By appropriating a genetic mechanism used by the common flour beetle—a pest that can stowaway in cereal boxes bound for kitchen cabinets and pantries—Caltech researchers helped a transgenic fruit fly take over a population. The work, if replicated in malaria-resistant mosquitoes, could help battle the debilitating parasitic disease that kills between 700,000 and 2.7 million people annually, according to the Centers for Disease Control and Prevention.

The scientists, led by biologist Bruce Hay, developed a set of "selfish" genes for the Drosophila fruit fly. This genetic process was first observed in the flour beetle in 1992, and involves a complicated but elegant system: Females inherit a genetic complex that includes a selfish driver—in the form of a toxin—along with an antidote, called a Medea, which stands for "maternal-effect dominant embryonic arrest."

The driver causes the female's eggs to be flooded with a poisonous protein during development, which would kill the embryos unless they also inherit the Medea. The baby flies that receive this element will live because the antidote has been passed to them. If a normal male mates with a female that is heterozygous for the Medea complex--meaning she has a Medea complex on one chromosome, but not on its homologue--50 percent of the couple's offspring will perish. Over time, the Medea element will take over a population, sparing only those that carry it.

Hay and his colleagues report in Science that they believe the technique can be used in mosquitoes to enable them to resist picking up malaria, which females spread to humans when they bite them. "Drosophila and mosquitoes are very different," Hay admits, "but the way they undergo early development is very similar. … The parts may be different but the kind of machine being built will be the same."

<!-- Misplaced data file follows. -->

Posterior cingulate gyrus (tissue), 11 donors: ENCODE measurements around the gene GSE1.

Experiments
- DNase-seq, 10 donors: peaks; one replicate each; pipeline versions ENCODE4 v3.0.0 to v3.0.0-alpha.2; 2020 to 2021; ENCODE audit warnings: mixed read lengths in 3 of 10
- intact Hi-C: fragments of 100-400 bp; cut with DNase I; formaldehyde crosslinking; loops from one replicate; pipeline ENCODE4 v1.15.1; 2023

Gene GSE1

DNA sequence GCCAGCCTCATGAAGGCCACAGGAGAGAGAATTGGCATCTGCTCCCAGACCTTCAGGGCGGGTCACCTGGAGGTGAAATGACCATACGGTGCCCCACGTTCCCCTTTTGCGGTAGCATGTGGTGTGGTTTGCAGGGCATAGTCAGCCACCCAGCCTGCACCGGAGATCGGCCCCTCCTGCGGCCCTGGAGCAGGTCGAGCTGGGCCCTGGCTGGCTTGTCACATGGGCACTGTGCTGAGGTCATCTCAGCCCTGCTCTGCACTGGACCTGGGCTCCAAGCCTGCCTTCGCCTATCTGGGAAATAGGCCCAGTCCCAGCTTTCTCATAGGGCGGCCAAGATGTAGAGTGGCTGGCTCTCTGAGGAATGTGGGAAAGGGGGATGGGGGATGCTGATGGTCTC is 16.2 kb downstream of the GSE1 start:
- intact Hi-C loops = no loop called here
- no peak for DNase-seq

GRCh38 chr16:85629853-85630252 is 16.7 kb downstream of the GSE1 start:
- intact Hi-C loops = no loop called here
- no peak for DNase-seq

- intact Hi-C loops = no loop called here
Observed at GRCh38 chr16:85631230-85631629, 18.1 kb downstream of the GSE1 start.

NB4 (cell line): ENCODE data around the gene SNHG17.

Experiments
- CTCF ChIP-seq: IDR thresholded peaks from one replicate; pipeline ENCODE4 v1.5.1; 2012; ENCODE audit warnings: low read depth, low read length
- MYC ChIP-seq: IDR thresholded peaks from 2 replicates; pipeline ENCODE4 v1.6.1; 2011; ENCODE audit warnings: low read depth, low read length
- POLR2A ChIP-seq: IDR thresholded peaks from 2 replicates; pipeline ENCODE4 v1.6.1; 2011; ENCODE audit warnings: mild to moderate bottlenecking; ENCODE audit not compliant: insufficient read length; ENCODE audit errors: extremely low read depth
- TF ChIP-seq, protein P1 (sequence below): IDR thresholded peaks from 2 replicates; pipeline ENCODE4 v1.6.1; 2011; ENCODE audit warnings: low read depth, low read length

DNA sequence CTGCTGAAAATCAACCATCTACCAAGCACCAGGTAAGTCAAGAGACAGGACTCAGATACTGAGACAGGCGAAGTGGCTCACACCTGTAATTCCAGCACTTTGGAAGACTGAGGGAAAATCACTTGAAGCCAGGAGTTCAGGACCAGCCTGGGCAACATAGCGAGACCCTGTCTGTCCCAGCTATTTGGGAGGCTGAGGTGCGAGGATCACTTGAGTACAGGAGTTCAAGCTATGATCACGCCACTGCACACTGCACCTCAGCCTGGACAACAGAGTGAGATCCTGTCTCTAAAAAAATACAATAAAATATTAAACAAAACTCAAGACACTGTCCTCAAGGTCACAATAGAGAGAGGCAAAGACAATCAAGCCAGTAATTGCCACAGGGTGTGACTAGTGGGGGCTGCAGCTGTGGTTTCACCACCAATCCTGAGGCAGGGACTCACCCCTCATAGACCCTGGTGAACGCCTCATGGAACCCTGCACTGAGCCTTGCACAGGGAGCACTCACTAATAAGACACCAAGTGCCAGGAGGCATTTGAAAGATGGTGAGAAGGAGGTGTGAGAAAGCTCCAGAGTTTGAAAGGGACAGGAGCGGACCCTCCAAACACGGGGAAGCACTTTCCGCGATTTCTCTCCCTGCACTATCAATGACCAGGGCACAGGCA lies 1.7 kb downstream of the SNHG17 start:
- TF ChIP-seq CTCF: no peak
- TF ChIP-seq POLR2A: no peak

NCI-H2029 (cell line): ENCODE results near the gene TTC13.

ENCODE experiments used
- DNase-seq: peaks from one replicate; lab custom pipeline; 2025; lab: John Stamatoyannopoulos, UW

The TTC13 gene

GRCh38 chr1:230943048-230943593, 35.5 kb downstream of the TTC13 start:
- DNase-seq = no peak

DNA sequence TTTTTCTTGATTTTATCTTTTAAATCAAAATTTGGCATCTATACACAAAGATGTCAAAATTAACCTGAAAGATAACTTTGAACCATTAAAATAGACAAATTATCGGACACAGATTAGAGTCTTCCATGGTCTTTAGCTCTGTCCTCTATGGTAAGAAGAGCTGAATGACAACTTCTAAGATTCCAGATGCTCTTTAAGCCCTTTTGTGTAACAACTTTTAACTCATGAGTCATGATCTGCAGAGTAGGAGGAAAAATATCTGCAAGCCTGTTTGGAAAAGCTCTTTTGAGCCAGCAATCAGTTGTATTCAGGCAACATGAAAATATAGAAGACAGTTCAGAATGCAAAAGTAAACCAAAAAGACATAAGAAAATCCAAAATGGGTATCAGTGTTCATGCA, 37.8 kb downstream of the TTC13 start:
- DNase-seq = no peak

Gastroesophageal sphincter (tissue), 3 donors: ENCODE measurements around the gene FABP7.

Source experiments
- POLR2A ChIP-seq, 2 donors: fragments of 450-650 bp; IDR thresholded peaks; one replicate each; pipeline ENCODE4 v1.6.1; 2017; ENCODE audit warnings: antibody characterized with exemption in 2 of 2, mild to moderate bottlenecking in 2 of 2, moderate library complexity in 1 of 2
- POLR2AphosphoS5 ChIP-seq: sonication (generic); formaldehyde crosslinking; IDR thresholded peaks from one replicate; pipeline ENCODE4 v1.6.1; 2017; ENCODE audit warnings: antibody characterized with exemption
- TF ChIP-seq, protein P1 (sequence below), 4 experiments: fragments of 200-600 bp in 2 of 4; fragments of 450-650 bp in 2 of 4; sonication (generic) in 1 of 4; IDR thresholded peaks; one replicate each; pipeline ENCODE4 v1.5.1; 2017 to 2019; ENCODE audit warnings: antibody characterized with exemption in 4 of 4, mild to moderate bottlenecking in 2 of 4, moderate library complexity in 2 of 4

In the Drosophila selfish gene model, researchers used a piece of noncoding microRNA as the Medea element instead of a toxin. The piece of RNA blocks the function of the myd88, a gene responsible for orienting the embryo in the mother's eggs while they are undergoing early cell division. "Mothers that carry our element give rise to completely screwed up eggs," Hay says, because silencing that particular gene disrupts the "ability of the embryo to know its top from bottom." The antidote, in this case, is a functioning copy of myd88 that is on during early embryogenesis.

Hay's team then took equal numbers of normal males and males bearing their Medea element and put them in a confined space with unaltered females. Within 10 generations, a period of about six months, the Medea element was present in all of the fruit flies. "That's the point at which, if you had a disease gene there," Hay says, "you would have blocked the ability for the disease to spread."

In the case of mosquitoes, Hay notes, the Medea complex would be made up of the myd88-blocking microRNA, a malaria-resistant transgene and then the correct copy of myd88. Only embryos inheriting the complete driver-transgene-antidote set will survive. He estimates that if a sufficient quantity of males with Medea elements is released into a certain population of mosquitoes, it could be completely malaria-resistant within a year.

Hay, whose group typically works with Drosophila, says researchers plan to take a stab at inserting a Medea-complex into mosquitoes." We'll try and make it work in the mosquito as well," he says, adding that this innovation is a notable case in which "drosophila engineering can be used to make an impact on a really important set of human diseases."